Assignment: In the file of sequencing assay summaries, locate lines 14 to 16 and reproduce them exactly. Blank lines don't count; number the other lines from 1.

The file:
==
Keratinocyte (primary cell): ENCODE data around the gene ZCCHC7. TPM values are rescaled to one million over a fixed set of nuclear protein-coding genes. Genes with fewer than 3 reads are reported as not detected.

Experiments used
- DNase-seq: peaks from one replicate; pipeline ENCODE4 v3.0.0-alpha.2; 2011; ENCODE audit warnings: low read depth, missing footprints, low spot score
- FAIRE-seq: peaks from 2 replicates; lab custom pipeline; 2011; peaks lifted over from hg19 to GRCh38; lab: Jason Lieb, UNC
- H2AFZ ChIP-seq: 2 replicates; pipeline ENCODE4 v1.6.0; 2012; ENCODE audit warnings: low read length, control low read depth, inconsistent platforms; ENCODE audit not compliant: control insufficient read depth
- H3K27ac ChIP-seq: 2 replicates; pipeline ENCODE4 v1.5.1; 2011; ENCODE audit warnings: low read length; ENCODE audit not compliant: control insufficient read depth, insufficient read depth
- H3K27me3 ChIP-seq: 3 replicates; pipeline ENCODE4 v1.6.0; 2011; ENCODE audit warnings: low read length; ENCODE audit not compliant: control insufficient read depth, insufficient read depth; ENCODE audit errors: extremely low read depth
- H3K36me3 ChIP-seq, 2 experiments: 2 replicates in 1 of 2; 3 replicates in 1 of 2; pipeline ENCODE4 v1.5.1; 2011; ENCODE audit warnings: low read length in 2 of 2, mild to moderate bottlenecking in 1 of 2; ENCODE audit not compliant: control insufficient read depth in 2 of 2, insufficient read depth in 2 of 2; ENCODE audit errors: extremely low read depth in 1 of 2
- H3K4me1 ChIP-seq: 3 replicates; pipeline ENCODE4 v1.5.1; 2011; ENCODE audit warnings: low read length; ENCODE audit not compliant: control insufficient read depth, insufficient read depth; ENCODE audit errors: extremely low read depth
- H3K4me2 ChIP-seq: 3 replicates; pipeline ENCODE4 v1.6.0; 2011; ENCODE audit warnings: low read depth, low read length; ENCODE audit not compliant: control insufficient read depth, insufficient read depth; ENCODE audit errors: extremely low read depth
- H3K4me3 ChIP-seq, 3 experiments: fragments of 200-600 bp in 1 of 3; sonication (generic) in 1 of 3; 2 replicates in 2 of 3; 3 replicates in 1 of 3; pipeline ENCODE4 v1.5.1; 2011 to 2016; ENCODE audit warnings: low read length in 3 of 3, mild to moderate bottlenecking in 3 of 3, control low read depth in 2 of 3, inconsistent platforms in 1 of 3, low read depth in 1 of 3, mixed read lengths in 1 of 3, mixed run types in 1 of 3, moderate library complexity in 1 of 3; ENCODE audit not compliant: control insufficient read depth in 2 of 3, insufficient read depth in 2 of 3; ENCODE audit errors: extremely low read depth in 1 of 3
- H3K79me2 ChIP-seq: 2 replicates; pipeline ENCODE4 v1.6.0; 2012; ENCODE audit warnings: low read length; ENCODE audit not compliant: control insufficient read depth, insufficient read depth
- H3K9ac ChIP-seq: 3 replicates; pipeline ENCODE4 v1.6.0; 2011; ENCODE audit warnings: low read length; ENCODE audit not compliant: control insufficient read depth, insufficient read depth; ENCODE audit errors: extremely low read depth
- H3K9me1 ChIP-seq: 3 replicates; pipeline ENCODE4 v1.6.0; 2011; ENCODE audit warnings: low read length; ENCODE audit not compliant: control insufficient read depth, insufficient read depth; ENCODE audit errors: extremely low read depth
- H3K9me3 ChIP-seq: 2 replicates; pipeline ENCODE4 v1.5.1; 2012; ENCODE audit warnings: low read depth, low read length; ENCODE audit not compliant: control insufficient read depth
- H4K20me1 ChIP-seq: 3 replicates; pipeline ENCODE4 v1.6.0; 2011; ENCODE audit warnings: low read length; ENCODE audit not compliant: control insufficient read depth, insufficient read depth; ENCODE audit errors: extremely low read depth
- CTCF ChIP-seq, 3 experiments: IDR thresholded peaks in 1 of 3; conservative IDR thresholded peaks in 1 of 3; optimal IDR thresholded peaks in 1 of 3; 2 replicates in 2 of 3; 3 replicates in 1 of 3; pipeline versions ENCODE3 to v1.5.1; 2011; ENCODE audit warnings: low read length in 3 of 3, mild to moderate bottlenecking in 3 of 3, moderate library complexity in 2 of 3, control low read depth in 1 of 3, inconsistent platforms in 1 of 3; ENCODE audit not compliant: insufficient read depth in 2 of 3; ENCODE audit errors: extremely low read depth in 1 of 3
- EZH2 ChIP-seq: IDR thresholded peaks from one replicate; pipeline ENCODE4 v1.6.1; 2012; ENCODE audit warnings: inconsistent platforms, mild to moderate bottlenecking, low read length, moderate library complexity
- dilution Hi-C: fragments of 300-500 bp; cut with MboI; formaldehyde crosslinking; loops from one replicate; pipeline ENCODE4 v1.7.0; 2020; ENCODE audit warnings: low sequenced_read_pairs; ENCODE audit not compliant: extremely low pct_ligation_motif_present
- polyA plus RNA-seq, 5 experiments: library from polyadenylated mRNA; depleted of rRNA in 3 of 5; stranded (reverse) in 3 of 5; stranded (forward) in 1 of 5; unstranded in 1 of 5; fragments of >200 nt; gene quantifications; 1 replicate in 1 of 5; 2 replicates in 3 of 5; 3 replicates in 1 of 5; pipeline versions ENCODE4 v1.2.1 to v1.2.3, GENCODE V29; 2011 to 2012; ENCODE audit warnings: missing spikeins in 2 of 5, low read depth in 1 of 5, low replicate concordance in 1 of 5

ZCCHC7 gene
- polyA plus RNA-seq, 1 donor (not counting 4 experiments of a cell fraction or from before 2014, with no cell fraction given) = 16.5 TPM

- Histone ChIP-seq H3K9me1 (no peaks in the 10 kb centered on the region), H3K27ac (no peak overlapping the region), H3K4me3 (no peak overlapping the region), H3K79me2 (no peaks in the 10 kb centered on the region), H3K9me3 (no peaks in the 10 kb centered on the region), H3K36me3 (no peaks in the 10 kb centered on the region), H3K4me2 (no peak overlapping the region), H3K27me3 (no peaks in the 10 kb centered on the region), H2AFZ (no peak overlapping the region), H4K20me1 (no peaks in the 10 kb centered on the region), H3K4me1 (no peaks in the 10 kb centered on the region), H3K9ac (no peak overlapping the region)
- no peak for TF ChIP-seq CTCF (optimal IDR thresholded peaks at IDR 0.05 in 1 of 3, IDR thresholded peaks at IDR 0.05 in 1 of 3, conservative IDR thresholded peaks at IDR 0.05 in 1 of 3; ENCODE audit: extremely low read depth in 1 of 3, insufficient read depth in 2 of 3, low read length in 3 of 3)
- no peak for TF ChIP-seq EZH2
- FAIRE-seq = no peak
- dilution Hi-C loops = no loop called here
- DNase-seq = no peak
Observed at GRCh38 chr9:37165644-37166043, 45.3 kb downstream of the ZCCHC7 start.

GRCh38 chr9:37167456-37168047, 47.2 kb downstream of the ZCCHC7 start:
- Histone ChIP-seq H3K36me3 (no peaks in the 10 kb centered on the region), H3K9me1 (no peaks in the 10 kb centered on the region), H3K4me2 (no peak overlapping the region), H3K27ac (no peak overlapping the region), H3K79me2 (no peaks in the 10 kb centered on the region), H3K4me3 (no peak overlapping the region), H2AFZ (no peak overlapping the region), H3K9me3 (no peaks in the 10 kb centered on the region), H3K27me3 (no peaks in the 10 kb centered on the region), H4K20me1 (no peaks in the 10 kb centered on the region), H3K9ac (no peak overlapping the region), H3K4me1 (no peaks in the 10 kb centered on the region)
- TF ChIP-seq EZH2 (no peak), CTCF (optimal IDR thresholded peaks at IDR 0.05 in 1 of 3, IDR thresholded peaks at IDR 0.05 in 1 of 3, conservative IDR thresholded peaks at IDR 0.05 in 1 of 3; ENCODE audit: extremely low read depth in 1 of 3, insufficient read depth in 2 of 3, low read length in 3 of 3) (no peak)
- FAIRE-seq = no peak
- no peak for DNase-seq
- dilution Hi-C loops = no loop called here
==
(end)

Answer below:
- H3K9me1 ChIP-seq: 3 replicates; pipeline ENCODE4 v1.6.0; 2011; ENCODE audit warnings: low read length; ENCODE audit not compliant: control insufficient read depth, insufficient read depth; ENCODE audit errors: extremely low read depth
- H3K9me3 ChIP-seq: 2 replicates; pipeline ENCODE4 v1.5.1; 2012; ENCODE audit warnings: low read depth, low read length; ENCODE audit not compliant: control insufficient read depth
- H4K20me1 ChIP-seq: 3 replicates; pipeline ENCODE4 v1.6.0; 2011; ENCODE audit warnings: low read length; ENCODE audit not compliant: control insufficient read depth, insufficient read depth; ENCODE audit errors: extremely low read depth